My friend Anne says use the old frames and wear them. Replace the lenses. I, too, wear glasses; this is one way I know I belong to my family since I don’t really resemble them. They are my mother’s cat-eyeglasses, from the sixties; or maybe it was the seventies. They are broken and I cannot bear to get rid of them. I keep them in the blue-and-white flowered glasses case she always used. I keep them in a wooden box that says Buffalo Baking Powder Company and that I bought one summer, at an antique fair. I was not even twenty-five. What did I know then of the way things break down? Of the way I would and one day did. I want to believe I will wear her glasses one day. I keep thinking about these objects that have no particular use, how I study them: two handkerchief maps of an area now called something else; pale, needlepointed flowers (unframed); spectacles with black and gold rims, a relic signifying forthcoming absence, these glasses of a mother I will lose one day.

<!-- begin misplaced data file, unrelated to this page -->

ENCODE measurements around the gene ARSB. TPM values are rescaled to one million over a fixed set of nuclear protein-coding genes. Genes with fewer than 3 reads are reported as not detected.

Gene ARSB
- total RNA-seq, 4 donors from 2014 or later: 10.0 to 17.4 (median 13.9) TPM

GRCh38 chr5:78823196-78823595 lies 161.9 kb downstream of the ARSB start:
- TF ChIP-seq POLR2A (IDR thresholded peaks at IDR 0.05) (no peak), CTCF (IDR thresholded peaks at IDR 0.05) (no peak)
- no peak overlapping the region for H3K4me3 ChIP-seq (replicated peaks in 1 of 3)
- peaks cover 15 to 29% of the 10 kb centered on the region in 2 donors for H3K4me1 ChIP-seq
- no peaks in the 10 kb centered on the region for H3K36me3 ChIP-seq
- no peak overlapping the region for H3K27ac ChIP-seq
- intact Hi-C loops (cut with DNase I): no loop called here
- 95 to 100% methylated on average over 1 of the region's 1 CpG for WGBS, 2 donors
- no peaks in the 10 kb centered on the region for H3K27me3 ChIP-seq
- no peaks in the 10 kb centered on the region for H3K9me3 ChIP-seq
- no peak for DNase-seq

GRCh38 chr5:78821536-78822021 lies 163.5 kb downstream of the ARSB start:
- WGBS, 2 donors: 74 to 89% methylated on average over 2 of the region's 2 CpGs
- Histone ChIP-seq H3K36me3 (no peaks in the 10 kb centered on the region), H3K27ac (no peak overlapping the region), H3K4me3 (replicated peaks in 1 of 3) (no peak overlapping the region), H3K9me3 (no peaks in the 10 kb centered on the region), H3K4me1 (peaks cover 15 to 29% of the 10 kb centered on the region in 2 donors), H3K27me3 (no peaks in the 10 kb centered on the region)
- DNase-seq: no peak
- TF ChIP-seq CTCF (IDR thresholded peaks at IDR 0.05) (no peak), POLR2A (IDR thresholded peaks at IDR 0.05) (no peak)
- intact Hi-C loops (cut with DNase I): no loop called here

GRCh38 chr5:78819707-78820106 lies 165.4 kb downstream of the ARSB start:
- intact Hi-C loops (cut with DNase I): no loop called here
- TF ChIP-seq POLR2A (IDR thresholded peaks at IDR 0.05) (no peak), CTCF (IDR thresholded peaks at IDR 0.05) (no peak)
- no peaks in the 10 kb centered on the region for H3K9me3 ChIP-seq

Reflective writing prompt:
Write about an object with no particular purpose